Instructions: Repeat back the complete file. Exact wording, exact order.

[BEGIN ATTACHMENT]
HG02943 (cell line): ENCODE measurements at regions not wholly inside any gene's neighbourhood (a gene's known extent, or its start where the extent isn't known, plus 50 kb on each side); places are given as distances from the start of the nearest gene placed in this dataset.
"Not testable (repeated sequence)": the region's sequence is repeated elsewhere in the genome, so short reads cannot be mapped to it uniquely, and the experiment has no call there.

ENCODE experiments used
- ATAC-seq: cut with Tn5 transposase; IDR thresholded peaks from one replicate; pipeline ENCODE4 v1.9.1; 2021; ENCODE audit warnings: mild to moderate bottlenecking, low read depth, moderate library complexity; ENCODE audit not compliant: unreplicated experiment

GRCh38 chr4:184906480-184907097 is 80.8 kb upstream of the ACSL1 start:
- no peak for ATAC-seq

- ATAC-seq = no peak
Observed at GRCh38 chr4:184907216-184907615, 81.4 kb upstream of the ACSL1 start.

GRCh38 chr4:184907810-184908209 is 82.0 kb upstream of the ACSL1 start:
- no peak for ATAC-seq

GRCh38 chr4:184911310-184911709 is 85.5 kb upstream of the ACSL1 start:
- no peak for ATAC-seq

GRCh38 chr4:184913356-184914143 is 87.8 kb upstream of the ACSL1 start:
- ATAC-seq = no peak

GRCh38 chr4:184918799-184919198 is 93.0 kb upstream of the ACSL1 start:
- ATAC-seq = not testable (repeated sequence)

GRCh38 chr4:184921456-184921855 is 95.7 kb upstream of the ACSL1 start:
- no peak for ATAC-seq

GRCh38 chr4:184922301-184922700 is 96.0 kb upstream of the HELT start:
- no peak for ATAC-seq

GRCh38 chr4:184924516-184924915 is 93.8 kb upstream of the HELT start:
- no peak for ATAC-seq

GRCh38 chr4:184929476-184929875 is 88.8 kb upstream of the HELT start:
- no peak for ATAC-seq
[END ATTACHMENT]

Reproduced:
HG02943 (cell line): ENCODE measurements at regions not wholly inside any gene's neighbourhood (a gene's known extent, or its start where the extent isn't known, plus 50 kb on each side); places are given as distances from the start of the nearest gene placed in this dataset.
"Not testable (repeated sequence)": the region's sequence is repeated elsewhere in the genome, so short reads cannot be mapped to it uniquely, and the experiment has no call there.

ENCODE experiments used
- ATAC-seq: cut with Tn5 transposase; IDR thresholded peaks from one replicate; pipeline ENCODE4 v1.9.1; 2021; ENCODE audit warnings: mild to moderate bottlenecking, low read depth, moderate library complexity; ENCODE audit not compliant: unreplicated experiment

GRCh38 chr4:184906480-184907097 is 80.8 kb upstream of the ACSL1 start:
- no peak for ATAC-seq

- ATAC-seq = no peak
Observed at GRCh38 chr4:184907216-184907615, 81.4 kb upstream of the ACSL1 start.

GRCh38 chr4:184907810-184908209 is 82.0 kb upstream of the ACSL1 start:
- no peak for ATAC-seq

GRCh38 chr4:184911310-184911709 is 85.5 kb upstream of the ACSL1 start:
- no peak for ATAC-seq

GRCh38 chr4:184913356-184914143 is 87.8 kb upstream of the ACSL1 start:
- ATAC-seq = no peak

GRCh38 chr4:184918799-184919198 is 93.0 kb upstream of the ACSL1 start:
- ATAC-seq = not testable (repeated sequence)

GRCh38 chr4:184921456-184921855 is 95.7 kb upstream of the ACSL1 start:
- no peak for ATAC-seq

GRCh38 chr4:184922301-184922700 is 96.0 kb upstream of the HELT start:
- no peak for ATAC-seq

GRCh38 chr4:184924516-184924915 is 93.8 kb upstream of the HELT start:
- no peak for ATAC-seq

GRCh38 chr4:184929476-184929875 is 88.8 kb upstream of the HELT start:
- no peak for ATAC-seq